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Arts and Humanities
AHS 321 Chapters 1-4 (Midterm)
Terms in this set (165)
The application of normative theories to practical moral problems, such as abortion, euthanasia, and assisted suicide. The philosophical search (within western philosophy) for right and wrong within controversial scenarios.
Involves recognizing the right of a person to make one's own decisions.
Describes the principle of doing good, demonstrating kindness, showing compassion, and helping others.
Addresses such difficult issues as the nature of life, the nature of death, what sort of life is worth living, what constitutes murder, how we should treat people who are especially vulnerable, and the responsibilities we have to other human beings.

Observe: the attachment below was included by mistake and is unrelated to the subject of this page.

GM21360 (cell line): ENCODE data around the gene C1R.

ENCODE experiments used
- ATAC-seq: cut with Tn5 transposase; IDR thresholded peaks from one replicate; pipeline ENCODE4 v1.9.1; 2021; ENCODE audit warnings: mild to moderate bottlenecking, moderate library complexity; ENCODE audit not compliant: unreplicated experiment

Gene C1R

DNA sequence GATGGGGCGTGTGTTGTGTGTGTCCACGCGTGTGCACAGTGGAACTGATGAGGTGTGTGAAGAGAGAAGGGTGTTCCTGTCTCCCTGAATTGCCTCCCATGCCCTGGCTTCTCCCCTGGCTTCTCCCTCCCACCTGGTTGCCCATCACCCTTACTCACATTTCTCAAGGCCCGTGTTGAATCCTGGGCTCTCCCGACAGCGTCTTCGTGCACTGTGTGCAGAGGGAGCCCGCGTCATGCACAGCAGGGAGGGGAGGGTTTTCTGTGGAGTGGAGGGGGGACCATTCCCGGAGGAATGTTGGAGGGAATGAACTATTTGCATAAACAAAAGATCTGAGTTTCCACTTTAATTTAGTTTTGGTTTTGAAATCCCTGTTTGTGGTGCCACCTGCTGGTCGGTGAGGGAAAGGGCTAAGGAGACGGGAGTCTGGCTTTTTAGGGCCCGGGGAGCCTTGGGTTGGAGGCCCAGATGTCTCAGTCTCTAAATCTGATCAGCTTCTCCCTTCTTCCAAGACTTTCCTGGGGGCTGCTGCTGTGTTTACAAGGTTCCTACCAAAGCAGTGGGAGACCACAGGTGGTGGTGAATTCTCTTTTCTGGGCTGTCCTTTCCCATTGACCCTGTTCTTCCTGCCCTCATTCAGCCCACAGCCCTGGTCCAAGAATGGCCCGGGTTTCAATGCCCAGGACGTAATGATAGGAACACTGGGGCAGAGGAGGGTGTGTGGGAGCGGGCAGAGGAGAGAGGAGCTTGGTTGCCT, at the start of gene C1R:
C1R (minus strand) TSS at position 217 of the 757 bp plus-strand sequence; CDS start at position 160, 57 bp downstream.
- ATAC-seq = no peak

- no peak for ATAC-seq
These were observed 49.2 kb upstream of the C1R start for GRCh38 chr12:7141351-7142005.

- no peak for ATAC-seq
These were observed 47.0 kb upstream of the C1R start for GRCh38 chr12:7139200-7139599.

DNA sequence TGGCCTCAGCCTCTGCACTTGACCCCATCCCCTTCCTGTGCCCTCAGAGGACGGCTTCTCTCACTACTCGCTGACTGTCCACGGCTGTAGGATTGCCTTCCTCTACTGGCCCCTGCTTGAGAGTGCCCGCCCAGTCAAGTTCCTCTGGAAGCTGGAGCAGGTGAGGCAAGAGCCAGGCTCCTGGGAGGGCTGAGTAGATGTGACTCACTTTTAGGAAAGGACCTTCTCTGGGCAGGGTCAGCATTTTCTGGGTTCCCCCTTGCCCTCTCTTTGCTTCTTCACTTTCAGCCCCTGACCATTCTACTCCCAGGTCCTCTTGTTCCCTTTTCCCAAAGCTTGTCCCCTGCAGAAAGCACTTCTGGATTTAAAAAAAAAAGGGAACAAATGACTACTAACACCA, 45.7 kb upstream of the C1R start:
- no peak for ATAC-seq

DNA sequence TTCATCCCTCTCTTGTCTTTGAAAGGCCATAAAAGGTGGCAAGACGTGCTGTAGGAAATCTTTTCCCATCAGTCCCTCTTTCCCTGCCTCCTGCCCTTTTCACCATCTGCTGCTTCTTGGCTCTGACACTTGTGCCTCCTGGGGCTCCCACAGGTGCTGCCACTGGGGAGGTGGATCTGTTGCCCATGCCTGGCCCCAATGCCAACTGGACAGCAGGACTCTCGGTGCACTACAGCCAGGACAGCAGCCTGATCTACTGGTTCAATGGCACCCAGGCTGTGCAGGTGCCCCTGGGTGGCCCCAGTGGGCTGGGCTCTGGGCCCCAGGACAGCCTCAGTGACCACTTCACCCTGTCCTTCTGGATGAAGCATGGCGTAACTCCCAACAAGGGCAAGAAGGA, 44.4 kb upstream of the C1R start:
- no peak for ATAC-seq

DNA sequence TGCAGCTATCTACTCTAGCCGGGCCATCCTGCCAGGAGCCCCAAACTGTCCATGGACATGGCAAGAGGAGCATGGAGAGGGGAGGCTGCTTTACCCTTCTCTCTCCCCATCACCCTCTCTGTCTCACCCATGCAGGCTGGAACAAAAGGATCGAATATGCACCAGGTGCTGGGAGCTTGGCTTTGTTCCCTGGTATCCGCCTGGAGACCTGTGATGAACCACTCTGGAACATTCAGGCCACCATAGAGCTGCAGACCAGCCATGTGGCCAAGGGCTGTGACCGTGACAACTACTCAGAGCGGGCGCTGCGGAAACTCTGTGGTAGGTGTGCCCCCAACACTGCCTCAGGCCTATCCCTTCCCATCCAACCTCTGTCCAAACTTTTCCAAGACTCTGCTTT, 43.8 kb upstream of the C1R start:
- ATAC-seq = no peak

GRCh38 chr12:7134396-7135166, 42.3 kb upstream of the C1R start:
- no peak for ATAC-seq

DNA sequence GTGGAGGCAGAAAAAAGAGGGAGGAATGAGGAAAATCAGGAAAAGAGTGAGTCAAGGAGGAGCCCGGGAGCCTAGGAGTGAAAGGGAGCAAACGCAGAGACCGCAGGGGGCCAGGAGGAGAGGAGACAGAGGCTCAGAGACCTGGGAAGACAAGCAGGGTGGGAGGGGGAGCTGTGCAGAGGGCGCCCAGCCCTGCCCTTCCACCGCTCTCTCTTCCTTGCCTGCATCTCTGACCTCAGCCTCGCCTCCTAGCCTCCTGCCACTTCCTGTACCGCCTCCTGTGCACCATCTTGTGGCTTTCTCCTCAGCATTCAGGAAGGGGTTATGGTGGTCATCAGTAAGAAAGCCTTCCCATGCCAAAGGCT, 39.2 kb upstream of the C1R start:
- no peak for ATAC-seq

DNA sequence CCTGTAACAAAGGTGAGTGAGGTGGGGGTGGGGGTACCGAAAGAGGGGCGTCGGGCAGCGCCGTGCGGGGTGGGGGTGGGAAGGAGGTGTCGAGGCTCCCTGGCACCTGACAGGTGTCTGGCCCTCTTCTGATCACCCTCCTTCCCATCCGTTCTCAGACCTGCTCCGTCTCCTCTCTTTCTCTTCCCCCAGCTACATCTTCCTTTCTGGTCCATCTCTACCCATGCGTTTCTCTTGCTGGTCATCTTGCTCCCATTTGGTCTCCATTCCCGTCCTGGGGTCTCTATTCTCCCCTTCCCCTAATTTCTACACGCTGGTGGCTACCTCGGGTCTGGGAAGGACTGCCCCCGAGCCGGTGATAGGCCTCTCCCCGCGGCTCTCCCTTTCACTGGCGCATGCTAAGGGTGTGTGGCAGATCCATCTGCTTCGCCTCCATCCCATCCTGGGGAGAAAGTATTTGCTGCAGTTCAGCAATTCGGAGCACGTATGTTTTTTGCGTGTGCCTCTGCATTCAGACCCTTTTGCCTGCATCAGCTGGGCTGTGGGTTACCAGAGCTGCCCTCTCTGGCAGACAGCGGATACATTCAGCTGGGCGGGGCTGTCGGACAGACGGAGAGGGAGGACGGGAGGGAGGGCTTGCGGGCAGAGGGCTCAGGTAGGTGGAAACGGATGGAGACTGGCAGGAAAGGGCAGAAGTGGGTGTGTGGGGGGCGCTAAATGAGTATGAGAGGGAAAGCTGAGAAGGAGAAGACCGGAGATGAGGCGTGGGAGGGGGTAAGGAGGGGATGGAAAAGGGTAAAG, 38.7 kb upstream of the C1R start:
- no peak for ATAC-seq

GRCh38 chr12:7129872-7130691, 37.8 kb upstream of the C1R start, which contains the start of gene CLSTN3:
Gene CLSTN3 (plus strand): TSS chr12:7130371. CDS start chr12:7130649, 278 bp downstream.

Code of ethics
Prescribes standards of conduct/ethics, states principles expressing responsibilities, and defines the rules expressing duties of professionals to whom they apply.
The act of binding oneself intellectually or emotionally to a course of action or person.
The deep awareness of and sympathy for another's suffering
Moral integrity and strict regard for doing what is considered the right thing to do.
Emphasizes that the morally right action is whatever action leads to the maximum balance of good over evil. Revolves around the premise of the rightness or wrongness of an action depending on the consequences of an action.
The process of working with others.
The mental or moral strength to persevere and withstand danger.
Focuses on one's duties to others, and others' rights. Involves ethical analysis according to a moral code or rules, religious or secular. Although doing the right thing is good, it might not always lead to or increase the good and right thing sought after.